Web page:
Required Reading and the Worldbuilder

One thing that just about everyone seems to gripe about with regards to their own schooling is required reading. There’s just something about a body of literature that people are expected to go through that makes them not want to get anywhere near it. But books aren’t the only thing this happens with, just the main thing that the school enforces: we also seem to have cultural required viewing for popular movies, and required playing within the video gamer subculture, and probably a number of other things depending on what sorts of people you hang out with. Every culture carries expectations that you’ve looked into a certain body of its creative/academical work. Heck, as far as I can tell every branch of the military has a required reading list, none of which is 100% about military strategy (I can guarantee you the Marines and the Navy, anyway).

We-as-worldbuilders can use this. Not only does it further characterize our societies, but it also allows us to distinguish between subcultures by showing where one declares one piece the larger society requires ‘optional’ but insists on another that the larger society ignores.

How do we express it, though? It’s not just occasionally dropping names or describing the title and author of something found on one’s bookshelf, though that rarely hurts. It’s also realizing just how much this sort of thing permeates day to day life. For instance:

  • Slang and jargon. Did you know that the term robot was derived from a word for drudgery found in a number of Slavic languages by the brother of the science fiction writer who originally popularized it? (Then there are the writers who rather deliberately reference other writers this way: one of Robert Asprin’s Phule books referenced a robot’s “Asimov circuits”, presumably the ones that enforced the Three Laws, and a short story I wrote for class not long after my first encounter with The Moon Is a Harsh Mistress included the term “Mycroft threshold” for the point at which the computer’s connections reach critical mass and it gains sentience.) Have you ever referenced Big Brother or talked about something as a Catch-22? Discussed kissing a lot of frogs to find a prince? Check it out—it’s the cultural reading list talking.
  • Analogy. From what I’ve seen in the real world, this one’s more common with fictional works than with nonfictional, presumably because people are more enthusiastic about identifying with characters than with abstract situations. I’ve had sociology professors explain things in terms of The Matrix (an awkward situation for me, since my closest encounter with that movie before that point had been a philosophy book I’d read while prospying at Pomona), have spent more time than I care to think of hanging around other role-players who put things in terms of shows and movies I’ve never seen and video games I’ve never played, and had a character who at one point was ready to summarize a situation in terms of an epic poem that hadn’t even existed until I was looking for an analogy to use.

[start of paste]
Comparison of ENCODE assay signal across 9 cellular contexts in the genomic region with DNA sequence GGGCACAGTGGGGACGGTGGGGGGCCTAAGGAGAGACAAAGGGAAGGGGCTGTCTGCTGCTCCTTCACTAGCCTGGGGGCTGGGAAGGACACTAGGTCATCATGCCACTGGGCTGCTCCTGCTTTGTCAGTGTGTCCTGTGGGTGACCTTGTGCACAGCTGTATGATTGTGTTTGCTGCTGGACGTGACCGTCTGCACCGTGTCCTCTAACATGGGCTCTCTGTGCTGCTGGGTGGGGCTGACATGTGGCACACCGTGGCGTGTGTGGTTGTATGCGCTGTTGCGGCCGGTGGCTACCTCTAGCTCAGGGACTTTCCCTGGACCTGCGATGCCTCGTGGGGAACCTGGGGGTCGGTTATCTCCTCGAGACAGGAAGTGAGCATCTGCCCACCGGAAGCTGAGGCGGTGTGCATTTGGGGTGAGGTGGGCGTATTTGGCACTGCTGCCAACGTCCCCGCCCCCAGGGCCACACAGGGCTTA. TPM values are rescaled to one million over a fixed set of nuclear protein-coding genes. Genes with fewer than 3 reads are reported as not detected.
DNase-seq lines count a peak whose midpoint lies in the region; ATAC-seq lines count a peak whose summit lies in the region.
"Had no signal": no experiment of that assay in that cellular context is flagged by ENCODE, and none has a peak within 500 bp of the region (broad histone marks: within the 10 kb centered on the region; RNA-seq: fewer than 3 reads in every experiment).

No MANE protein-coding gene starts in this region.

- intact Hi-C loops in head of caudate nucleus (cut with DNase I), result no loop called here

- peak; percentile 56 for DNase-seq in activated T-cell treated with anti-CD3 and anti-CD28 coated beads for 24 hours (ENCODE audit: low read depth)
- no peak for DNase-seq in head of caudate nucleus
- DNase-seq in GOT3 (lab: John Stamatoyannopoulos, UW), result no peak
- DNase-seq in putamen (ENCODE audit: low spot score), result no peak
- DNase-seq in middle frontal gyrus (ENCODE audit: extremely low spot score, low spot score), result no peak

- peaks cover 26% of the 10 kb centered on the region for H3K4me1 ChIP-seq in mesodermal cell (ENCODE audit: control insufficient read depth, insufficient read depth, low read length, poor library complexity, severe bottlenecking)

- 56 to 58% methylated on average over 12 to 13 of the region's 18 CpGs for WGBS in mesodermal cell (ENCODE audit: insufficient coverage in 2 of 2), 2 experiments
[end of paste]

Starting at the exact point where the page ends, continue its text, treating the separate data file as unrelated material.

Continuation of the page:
• Direct reference. Sometimes, it’s all in the quote. The armchair general quotes the famous strategist, the member of a cause quotes one of the books that set the cause’s adherents off (or quotes someone the cause is opposed to; nobody ever said that because a book was mainstream meant that everyone agreed with it)… they’re all over the place. People who have a higher authority of any sort often love getting use out of it—as far as they’re concerned, it makes them right.
  • In-jokes. With more obscure media, this is likely to be used as a way for members of sub-cultures to recognize each other. In other cases, it might be a way for someone who’s in other senses an outsider to reinforce points of connection. And of course, there are the times when the objective is to, well, make a joke. (One of my biology professors once based a sequence of genetics problems around the odds of a certain match producing a serial-numbers-removed Geico gecko, with genes for coloration and accent. Connection? Reducing tension? Both? I never found out.)

So what are your characters supposed to read or listen to? Who expects it of them? And how does it show through in the culture?

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